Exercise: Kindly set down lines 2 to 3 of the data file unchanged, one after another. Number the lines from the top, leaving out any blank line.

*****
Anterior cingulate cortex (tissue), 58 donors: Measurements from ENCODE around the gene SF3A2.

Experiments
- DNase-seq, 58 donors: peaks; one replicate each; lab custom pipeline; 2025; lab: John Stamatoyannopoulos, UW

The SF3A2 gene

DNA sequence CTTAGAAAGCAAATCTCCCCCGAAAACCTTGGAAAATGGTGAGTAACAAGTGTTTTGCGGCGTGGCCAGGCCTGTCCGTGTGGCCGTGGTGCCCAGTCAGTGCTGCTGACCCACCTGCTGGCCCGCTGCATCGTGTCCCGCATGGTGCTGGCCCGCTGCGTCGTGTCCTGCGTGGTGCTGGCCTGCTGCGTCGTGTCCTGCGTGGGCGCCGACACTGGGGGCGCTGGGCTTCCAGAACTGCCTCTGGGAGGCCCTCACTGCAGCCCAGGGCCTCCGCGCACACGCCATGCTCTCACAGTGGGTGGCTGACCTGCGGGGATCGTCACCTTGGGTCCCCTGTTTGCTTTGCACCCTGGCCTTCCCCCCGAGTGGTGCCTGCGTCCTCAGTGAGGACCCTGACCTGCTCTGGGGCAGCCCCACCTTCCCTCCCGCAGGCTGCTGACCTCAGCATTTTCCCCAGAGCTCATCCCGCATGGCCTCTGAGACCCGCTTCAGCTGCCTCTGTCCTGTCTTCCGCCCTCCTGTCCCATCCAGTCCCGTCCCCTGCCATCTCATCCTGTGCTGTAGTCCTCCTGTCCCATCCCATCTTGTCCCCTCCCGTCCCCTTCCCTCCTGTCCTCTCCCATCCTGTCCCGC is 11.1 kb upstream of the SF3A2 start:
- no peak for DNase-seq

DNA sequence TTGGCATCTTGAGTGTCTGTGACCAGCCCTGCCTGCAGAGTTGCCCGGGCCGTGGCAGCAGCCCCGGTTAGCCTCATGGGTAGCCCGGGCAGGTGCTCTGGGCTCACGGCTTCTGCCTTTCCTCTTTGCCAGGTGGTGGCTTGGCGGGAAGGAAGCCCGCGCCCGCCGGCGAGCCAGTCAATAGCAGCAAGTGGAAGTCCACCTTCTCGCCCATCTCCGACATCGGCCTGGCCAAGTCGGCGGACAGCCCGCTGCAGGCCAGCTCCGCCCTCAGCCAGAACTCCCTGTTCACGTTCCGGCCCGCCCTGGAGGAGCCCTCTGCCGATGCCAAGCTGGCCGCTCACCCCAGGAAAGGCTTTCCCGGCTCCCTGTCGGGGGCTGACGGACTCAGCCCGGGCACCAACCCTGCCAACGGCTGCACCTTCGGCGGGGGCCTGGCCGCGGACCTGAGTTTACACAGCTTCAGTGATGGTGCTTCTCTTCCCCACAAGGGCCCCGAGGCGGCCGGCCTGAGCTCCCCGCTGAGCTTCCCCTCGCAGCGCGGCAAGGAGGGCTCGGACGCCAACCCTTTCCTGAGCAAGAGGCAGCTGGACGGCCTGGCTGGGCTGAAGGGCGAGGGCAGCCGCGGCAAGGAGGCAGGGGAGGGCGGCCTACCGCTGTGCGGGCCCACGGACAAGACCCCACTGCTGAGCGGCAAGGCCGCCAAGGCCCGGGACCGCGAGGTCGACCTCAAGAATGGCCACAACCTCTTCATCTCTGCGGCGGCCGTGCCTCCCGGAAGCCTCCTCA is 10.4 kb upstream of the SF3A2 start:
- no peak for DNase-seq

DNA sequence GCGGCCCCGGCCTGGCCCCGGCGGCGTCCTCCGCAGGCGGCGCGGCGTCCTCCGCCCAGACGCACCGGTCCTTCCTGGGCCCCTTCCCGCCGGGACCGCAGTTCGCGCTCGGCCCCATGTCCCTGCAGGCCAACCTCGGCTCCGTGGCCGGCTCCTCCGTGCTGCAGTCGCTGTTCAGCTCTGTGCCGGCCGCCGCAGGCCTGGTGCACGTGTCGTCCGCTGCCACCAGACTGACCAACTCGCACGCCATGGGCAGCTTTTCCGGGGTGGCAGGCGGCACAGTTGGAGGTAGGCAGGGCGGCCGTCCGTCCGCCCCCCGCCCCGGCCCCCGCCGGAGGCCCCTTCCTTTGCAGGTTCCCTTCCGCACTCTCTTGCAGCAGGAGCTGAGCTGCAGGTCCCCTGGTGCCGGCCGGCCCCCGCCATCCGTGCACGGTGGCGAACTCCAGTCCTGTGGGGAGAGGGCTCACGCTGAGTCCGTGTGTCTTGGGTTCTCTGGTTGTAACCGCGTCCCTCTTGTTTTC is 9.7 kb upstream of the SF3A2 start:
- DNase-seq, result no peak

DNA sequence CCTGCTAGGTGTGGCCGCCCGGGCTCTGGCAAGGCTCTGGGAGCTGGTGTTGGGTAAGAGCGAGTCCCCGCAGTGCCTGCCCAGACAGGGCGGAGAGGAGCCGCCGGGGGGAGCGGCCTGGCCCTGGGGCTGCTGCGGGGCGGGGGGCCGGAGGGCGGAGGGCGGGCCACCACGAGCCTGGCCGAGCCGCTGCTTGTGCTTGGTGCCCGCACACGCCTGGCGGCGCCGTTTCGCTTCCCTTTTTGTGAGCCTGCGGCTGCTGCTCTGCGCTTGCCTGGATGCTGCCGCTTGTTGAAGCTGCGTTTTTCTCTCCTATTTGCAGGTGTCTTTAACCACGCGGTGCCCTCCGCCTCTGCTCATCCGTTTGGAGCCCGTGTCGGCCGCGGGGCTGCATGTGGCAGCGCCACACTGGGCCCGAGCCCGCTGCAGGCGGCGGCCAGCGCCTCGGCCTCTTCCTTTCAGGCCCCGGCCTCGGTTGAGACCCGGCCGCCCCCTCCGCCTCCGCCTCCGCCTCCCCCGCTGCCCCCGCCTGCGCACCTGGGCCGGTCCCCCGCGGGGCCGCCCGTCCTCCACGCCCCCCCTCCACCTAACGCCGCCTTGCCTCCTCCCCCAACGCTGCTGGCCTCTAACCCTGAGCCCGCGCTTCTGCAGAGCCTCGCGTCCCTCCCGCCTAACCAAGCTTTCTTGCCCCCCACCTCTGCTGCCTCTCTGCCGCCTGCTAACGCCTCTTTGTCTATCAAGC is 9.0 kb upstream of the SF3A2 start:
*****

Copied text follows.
Experiments
- DNase-seq, 58 donors: peaks; one replicate each; lab custom pipeline; 2025; lab: John Stamatoyannopoulos, UW